- Excellent Double Plus (A++) sound on both sides and one of the better copies from our most recent shootout
- If you dig Oliver’s Nelson’s swingin’ BIG BRASS as much as we do, you are in for a treat with this stereo pressing
- The best sides have the kind of analog richness, warmth, and smoothness that make listening to old records so involving
- Slaughter On Tenth Avenue is the monster track leading off here, and it swings the way Walk on the Wild Side does – like crazy, man!
This is some of the BEST SOUND we have ever heard for any RVG recording of Jimmy Smith with arrangements by Oliver Nelson (Claus Ogerman also took on some of the arranging duties; his work with Antonio Carlos Jobim is superb in all respects).
It’s super rich, full and Tubey Magical with real bottom end weight and a nicely extended top end. This is tube mastering at its finest. Not many vintage tube mastered records manage to balance all the sonic elements as correctly as this copy did.
In the past we’ve complained about “Rudy Van Gelder’s somewhat over the top echo-drenched brass,” but on a Super Hot copy such as this there is not much to complain about If you have a top quality front end (and the system that goes with it), this recording will be amazingly spacious, three-dimensional, transparent, dynamic, open and above all LIVELY.
How Good Are the Original Pressings
This early pressing has the kind of Tubey Magical Midrange that modern records cannot even BEGIN to reproduce. Folks, that sound is gone and it sure isn’t showing signs of coming back. If you love hearing INTO a recording, actually being able to “see” the performers, and feeling as if you are sitting in a real concert hall, this is the record for you. It’s what Golden Age Recordings are known for — this sound.
This is the sound of vintage vinyl. Note that we did not say “original,” and there’s a good reason for that — our earliest original pressing was awful sounding, by far the worst in the shootout. It went right into the trade bin.
If you exclusively play modern repressings of vintage recordings, I can say without fear of contradiction that you have never heard this kind of sound on vinyl. Old records have it — not often, and certainly not always — but maybe one out of a hundred new records do, and those are some pretty long odds.
What to Listen For
Top end extension is critical to the sound of the best copies. Lots of old records (and new ones) have no real top end; consequently, the studio or stage will be missing much of its natural air and space, and instruments will lack the full complement of harmonic information.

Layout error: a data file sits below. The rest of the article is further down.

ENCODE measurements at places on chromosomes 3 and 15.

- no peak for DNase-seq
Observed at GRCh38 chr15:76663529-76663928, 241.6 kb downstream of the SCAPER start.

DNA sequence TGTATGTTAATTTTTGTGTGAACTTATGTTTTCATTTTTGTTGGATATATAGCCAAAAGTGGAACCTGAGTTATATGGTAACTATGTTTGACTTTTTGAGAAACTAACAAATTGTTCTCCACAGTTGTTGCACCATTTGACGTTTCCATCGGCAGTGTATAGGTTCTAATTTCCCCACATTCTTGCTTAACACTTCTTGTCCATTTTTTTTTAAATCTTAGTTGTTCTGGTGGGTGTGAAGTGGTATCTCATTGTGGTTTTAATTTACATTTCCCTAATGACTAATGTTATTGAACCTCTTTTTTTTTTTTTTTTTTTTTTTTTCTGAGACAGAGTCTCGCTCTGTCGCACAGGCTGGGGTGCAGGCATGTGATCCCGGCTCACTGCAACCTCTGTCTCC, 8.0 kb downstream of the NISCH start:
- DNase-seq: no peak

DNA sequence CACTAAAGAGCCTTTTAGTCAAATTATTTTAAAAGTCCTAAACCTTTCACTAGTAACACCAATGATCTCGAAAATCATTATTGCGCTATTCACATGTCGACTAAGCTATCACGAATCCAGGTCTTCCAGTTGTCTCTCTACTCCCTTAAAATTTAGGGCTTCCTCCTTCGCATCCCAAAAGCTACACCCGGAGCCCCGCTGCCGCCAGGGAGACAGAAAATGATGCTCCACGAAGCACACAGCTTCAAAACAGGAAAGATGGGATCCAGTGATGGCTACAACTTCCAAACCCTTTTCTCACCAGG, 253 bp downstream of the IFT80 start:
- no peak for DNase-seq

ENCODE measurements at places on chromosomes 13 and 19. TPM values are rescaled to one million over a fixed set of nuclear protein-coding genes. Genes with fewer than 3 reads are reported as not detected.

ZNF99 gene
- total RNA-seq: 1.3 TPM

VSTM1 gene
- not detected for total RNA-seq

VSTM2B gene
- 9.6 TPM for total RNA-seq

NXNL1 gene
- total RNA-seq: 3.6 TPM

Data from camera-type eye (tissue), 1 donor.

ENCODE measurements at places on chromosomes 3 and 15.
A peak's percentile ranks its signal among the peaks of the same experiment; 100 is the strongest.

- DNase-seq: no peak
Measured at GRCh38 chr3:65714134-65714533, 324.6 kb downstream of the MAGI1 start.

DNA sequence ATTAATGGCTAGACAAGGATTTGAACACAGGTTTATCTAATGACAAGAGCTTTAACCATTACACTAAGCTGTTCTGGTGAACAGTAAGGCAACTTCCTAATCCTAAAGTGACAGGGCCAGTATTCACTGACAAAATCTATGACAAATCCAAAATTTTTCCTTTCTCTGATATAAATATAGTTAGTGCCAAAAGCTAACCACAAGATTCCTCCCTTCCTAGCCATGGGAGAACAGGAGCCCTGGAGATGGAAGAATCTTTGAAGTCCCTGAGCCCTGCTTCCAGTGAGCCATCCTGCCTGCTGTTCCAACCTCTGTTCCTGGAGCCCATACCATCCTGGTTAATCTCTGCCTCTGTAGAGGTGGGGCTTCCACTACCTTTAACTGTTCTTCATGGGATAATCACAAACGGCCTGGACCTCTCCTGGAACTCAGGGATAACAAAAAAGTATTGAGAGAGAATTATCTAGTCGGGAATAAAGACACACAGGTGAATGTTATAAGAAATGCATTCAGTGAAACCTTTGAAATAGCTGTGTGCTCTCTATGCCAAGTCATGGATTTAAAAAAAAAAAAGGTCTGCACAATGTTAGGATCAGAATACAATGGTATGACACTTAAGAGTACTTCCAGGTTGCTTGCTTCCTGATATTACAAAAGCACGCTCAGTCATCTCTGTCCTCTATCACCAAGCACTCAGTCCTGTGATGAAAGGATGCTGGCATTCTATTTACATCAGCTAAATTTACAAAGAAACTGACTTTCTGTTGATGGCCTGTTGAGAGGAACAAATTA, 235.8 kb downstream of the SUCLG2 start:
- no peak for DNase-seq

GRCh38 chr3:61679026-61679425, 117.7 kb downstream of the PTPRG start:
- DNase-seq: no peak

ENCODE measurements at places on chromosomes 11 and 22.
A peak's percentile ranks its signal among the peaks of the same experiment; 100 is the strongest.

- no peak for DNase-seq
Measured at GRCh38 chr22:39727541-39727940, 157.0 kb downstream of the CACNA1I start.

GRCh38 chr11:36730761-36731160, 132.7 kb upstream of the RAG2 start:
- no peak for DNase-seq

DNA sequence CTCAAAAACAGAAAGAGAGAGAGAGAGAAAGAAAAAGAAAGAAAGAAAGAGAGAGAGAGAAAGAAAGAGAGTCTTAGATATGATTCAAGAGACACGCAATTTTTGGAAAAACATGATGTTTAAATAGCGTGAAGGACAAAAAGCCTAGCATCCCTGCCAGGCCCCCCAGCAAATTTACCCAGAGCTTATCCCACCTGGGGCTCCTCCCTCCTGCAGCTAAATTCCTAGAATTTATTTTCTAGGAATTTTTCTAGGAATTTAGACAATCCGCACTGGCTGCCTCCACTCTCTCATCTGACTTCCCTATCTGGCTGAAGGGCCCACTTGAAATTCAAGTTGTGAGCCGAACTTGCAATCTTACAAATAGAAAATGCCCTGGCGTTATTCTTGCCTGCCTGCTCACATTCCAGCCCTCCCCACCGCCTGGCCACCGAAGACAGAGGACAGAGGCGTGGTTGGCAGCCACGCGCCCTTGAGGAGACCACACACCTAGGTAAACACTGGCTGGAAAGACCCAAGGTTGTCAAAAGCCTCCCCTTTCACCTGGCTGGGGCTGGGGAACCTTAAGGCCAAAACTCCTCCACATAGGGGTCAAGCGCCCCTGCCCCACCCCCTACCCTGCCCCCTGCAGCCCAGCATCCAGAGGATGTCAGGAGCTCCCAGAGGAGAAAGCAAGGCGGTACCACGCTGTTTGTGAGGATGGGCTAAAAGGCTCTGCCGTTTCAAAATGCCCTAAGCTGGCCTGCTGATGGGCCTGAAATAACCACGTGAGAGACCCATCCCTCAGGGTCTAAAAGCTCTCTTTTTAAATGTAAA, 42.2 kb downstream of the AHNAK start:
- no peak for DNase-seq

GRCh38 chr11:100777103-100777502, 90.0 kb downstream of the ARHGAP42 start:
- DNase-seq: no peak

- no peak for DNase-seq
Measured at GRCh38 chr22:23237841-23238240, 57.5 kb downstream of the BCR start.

In addition, when the top end is lacking, the upper midrange and high frequencies get jammed together — the highs can’t extend up and away from the upper mids. This causes a number of much-too-common problems that we hear in the upper midrange of many of the records we play: congestion, hardness, harshness, and squawk. (Painstaking VTA adjustment is absolutely critical if you want your records to play with the least amount of these problems, a subject we discuss in the Commentary section of the site at length.)
Tube smear is common to most pressings from the ’50s and ’60s. The copies that tend to do the best in a shootout will have little or none, yet are full-bodied, tubey and rich.
Full-bodied sound is especially critical to the horns; any blare, leanness or squawk ruins at least some of the fun, certainly at the louder levels the record should be playing at.
The frequency extremes (on the best copies) are not boosted in any way. When you play this record quietly, the bottom and top will disappear (due to the way the ear handles quieter sounds as described by the Fletcher-Munson curve).
Most records (like most audiophile stereos) are designed to sound correct at moderate levels. Not this album. It wants you to turn it up. Then, and only then, will everything sound completely right musically and tonally from top to bottom.
Producer – Creed Taylor
Engineer – Rudy Van Gelder
Director Of Engineering – Val Valentin
Slaughter On Tenth Avenue
Who’s Afraid Of Virginia Woolf? (Part 1)
Who’s Afraid Of Virginia Woolf? (Part 2)
John Brown’s Body
Wives And Lovers
Women Of The World
Of the more substantive material, Smith leads on the breezy waltz “Wives & Lovers,” and thankfully gets to strut his stuff for “John Brown’s Body,” with the big band in the background. The very best is left for last on a classic take of “Bluesette,” another waltz where the horns accent and chatter, flutes soar, and Smith flies.